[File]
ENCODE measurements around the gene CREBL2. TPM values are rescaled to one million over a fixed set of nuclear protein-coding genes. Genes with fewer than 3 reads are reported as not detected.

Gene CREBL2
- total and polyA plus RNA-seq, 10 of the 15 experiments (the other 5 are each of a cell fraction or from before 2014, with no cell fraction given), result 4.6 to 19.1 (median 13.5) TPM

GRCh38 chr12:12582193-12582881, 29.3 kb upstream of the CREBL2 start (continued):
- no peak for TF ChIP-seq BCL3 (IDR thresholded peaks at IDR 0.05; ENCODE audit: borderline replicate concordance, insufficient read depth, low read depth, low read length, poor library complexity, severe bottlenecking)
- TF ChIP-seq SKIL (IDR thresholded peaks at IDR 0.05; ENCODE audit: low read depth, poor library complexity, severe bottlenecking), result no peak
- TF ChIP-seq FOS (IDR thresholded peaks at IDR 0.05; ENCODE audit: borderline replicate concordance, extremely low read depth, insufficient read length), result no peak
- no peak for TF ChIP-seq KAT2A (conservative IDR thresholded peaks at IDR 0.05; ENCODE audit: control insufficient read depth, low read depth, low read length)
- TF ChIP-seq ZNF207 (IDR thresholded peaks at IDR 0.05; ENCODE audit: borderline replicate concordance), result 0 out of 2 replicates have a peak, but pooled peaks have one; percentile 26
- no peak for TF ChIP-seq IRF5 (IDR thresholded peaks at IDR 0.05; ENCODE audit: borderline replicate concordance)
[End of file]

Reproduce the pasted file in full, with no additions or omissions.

ENCODE measurements around the gene CREBL2. TPM values are rescaled to one million over a fixed set of nuclear protein-coding genes. Genes with fewer than 3 reads are reported as not detected.

Gene CREBL2
- total and polyA plus RNA-seq, 10 of the 15 experiments (the other 5 are each of a cell fraction or from before 2014, with no cell fraction given), result 4.6 to 19.1 (median 13.5) TPM

GRCh38 chr12:12582193-12582881, 29.3 kb upstream of the CREBL2 start (continued):
- no peak for TF ChIP-seq BCL3 (IDR thresholded peaks at IDR 0.05; ENCODE audit: borderline replicate concordance, insufficient read depth, low read depth, low read length, poor library complexity, severe bottlenecking)
- TF ChIP-seq SKIL (IDR thresholded peaks at IDR 0.05; ENCODE audit: low read depth, poor library complexity, severe bottlenecking), result no peak
- TF ChIP-seq FOS (IDR thresholded peaks at IDR 0.05; ENCODE audit: borderline replicate concordance, extremely low read depth, insufficient read length), result no peak
- no peak for TF ChIP-seq KAT2A (conservative IDR thresholded peaks at IDR 0.05; ENCODE audit: control insufficient read depth, low read depth, low read length)
- TF ChIP-seq ZNF207 (IDR thresholded peaks at IDR 0.05; ENCODE audit: borderline replicate concordance), result 0 out of 2 replicates have a peak, but pooled peaks have one; percentile 26
- no peak for TF ChIP-seq IRF5 (IDR thresholded peaks at IDR 0.05; ENCODE audit: borderline replicate concordance)